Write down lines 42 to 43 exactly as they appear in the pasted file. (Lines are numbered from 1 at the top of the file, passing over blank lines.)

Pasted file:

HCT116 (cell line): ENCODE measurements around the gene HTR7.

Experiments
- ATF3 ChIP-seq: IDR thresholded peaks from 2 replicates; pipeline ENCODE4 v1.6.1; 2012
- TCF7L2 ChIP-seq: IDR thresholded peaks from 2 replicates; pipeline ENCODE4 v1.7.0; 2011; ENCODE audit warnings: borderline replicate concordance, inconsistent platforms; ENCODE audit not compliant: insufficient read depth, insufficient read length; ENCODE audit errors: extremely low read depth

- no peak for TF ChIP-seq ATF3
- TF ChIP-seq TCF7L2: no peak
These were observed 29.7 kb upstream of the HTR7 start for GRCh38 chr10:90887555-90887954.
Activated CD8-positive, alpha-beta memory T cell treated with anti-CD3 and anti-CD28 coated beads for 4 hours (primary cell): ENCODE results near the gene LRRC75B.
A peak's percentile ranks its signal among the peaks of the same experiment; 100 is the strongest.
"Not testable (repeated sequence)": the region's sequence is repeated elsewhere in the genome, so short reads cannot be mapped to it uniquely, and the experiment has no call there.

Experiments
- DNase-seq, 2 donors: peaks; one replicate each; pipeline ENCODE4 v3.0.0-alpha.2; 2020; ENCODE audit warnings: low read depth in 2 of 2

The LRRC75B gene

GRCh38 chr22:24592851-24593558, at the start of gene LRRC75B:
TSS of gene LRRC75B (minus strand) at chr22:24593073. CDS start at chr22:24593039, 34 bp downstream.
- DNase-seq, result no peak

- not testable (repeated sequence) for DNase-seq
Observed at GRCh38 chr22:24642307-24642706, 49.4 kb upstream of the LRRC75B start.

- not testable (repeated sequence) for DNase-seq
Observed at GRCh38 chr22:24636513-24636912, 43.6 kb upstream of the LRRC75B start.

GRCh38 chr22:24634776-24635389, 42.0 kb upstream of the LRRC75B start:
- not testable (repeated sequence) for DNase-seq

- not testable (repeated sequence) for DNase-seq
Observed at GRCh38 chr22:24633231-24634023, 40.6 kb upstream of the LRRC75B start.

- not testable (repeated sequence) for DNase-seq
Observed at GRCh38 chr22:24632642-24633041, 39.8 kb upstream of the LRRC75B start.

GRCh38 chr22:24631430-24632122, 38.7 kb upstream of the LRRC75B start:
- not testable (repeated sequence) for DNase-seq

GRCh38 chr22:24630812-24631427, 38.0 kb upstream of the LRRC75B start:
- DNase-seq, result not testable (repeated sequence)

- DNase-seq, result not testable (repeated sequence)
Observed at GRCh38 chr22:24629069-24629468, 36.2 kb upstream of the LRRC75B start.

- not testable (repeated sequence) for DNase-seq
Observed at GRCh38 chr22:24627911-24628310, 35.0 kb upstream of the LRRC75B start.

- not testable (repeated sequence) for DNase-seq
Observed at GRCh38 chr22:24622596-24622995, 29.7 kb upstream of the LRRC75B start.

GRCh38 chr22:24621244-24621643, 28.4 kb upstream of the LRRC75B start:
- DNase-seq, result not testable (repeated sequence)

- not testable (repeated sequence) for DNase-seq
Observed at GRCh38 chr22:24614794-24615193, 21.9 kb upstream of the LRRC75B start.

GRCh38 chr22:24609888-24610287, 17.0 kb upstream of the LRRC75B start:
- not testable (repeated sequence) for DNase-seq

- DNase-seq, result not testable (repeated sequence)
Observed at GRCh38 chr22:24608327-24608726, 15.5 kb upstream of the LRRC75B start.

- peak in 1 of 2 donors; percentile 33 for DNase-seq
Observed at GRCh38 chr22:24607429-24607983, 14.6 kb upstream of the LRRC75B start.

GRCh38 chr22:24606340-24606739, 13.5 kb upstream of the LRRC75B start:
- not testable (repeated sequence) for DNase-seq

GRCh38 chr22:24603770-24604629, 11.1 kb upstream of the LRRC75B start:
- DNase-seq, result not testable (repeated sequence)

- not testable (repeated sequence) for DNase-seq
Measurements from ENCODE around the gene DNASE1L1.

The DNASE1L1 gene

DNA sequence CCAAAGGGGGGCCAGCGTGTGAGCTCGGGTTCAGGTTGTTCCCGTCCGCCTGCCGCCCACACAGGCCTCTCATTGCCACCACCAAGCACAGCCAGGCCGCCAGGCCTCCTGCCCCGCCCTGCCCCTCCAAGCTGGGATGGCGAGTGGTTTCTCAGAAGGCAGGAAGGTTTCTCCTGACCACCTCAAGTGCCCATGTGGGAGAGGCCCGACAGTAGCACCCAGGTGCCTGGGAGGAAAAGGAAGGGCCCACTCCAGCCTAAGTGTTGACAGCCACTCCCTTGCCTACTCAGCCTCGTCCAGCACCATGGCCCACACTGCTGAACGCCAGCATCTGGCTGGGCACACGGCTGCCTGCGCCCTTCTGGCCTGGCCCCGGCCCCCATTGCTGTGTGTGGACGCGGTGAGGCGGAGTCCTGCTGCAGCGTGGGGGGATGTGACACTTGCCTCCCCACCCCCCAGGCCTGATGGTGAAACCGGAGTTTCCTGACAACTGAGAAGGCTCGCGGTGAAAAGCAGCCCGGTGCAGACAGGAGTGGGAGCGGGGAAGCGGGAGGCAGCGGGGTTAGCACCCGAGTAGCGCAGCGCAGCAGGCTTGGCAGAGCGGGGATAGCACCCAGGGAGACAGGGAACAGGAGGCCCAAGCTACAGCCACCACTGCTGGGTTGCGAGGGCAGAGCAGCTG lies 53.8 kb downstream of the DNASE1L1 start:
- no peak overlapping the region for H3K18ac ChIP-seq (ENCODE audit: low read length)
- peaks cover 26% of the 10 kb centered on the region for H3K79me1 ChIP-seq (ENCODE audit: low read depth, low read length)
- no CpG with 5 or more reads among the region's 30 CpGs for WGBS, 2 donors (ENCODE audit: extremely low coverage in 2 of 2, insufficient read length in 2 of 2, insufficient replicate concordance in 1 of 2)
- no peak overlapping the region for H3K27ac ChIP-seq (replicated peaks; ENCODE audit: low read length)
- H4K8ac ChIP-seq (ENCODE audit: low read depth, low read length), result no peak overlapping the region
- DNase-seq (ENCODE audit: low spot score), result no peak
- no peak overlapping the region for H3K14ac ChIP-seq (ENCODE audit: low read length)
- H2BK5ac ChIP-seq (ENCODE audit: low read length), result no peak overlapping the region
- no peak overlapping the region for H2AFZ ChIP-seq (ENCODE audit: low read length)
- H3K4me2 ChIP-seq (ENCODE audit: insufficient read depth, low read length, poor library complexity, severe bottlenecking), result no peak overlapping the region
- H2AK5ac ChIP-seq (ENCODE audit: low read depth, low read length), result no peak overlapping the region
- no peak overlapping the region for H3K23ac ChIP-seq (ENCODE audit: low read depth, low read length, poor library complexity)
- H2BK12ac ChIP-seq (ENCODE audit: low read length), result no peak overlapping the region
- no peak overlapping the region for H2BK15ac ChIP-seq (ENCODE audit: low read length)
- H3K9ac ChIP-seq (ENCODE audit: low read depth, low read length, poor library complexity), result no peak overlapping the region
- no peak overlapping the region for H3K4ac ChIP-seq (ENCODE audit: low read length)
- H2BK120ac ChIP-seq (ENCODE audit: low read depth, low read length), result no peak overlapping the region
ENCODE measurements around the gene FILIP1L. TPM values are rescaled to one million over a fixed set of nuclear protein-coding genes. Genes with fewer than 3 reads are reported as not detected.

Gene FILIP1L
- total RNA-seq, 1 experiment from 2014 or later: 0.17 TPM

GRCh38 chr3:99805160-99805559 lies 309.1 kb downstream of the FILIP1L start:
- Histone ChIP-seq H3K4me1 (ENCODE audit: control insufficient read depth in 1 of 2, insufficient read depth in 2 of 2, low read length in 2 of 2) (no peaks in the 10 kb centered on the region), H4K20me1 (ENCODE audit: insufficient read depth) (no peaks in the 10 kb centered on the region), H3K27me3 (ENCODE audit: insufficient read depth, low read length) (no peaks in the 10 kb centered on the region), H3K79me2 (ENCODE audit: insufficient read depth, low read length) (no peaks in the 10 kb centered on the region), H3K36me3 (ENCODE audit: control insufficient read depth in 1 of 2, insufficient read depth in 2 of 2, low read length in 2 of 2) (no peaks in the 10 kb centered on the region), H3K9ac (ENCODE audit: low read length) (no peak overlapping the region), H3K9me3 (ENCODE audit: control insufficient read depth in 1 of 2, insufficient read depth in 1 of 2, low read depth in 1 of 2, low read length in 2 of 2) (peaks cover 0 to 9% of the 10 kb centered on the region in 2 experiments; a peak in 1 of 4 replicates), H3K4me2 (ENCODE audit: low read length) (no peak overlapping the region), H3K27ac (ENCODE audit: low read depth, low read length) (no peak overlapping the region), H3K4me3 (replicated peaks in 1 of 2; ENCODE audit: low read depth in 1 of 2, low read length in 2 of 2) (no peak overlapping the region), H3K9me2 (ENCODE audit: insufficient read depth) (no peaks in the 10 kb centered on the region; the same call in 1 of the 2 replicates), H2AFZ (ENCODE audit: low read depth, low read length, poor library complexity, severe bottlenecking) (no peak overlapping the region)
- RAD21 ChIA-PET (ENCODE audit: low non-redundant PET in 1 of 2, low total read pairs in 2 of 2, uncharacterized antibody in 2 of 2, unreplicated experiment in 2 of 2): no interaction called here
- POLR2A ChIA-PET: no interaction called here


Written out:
- not testable (repeated sequence) for DNase-seq

- DNase-seq, result not testable (repeated sequence)